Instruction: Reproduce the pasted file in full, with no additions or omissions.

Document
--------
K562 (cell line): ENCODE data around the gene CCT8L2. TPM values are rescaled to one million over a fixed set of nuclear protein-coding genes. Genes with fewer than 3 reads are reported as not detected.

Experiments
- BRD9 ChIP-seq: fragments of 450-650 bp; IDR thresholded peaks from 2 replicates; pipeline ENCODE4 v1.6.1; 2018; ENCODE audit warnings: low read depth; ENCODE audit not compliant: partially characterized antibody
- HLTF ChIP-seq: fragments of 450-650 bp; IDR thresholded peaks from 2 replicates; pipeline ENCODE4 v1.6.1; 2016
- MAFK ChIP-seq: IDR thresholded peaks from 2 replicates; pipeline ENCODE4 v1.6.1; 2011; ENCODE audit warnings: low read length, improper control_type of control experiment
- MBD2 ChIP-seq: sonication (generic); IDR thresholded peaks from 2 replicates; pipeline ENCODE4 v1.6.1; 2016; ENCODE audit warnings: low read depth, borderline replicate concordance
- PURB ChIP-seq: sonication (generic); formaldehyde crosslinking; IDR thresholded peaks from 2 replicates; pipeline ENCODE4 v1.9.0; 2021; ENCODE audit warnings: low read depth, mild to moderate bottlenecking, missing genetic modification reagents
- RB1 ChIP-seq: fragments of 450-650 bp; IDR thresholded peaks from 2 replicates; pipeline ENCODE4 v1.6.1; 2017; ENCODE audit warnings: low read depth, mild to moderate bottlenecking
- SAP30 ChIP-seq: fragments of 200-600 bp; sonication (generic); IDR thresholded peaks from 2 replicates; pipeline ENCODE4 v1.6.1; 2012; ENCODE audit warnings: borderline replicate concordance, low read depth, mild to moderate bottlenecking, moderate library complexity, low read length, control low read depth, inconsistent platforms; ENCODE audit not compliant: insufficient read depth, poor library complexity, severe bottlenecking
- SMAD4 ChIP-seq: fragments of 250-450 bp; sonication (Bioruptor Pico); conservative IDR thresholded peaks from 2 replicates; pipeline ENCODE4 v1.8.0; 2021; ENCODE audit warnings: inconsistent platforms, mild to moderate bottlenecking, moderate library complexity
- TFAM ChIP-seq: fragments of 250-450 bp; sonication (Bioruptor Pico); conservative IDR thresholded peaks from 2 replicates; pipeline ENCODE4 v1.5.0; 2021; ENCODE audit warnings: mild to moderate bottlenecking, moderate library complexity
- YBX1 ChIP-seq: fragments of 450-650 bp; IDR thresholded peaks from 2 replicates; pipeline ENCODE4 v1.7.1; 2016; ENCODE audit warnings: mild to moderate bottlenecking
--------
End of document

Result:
K562 (cell line): ENCODE data around the gene CCT8L2. TPM values are rescaled to one million over a fixed set of nuclear protein-coding genes. Genes with fewer than 3 reads are reported as not detected.

Experiments
- BRD9 ChIP-seq: fragments of 450-650 bp; IDR thresholded peaks from 2 replicates; pipeline ENCODE4 v1.6.1; 2018; ENCODE audit warnings: low read depth; ENCODE audit not compliant: partially characterized antibody
- HLTF ChIP-seq: fragments of 450-650 bp; IDR thresholded peaks from 2 replicates; pipeline ENCODE4 v1.6.1; 2016
- MAFK ChIP-seq: IDR thresholded peaks from 2 replicates; pipeline ENCODE4 v1.6.1; 2011; ENCODE audit warnings: low read length, improper control_type of control experiment
- MBD2 ChIP-seq: sonication (generic); IDR thresholded peaks from 2 replicates; pipeline ENCODE4 v1.6.1; 2016; ENCODE audit warnings: low read depth, borderline replicate concordance
- PURB ChIP-seq: sonication (generic); formaldehyde crosslinking; IDR thresholded peaks from 2 replicates; pipeline ENCODE4 v1.9.0; 2021; ENCODE audit warnings: low read depth, mild to moderate bottlenecking, missing genetic modification reagents
- RB1 ChIP-seq: fragments of 450-650 bp; IDR thresholded peaks from 2 replicates; pipeline ENCODE4 v1.6.1; 2017; ENCODE audit warnings: low read depth, mild to moderate bottlenecking
- SAP30 ChIP-seq: fragments of 200-600 bp; sonication (generic); IDR thresholded peaks from 2 replicates; pipeline ENCODE4 v1.6.1; 2012; ENCODE audit warnings: borderline replicate concordance, low read depth, mild to moderate bottlenecking, moderate library complexity, low read length, control low read depth, inconsistent platforms; ENCODE audit not compliant: insufficient read depth, poor library complexity, severe bottlenecking
- SMAD4 ChIP-seq: fragments of 250-450 bp; sonication (Bioruptor Pico); conservative IDR thresholded peaks from 2 replicates; pipeline ENCODE4 v1.8.0; 2021; ENCODE audit warnings: inconsistent platforms, mild to moderate bottlenecking, moderate library complexity
- TFAM ChIP-seq: fragments of 250-450 bp; sonication (Bioruptor Pico); conservative IDR thresholded peaks from 2 replicates; pipeline ENCODE4 v1.5.0; 2021; ENCODE audit warnings: mild to moderate bottlenecking, moderate library complexity
- YBX1 ChIP-seq: fragments of 450-650 bp; IDR thresholded peaks from 2 replicates; pipeline ENCODE4 v1.7.1; 2016; ENCODE audit warnings: mild to moderate bottlenecking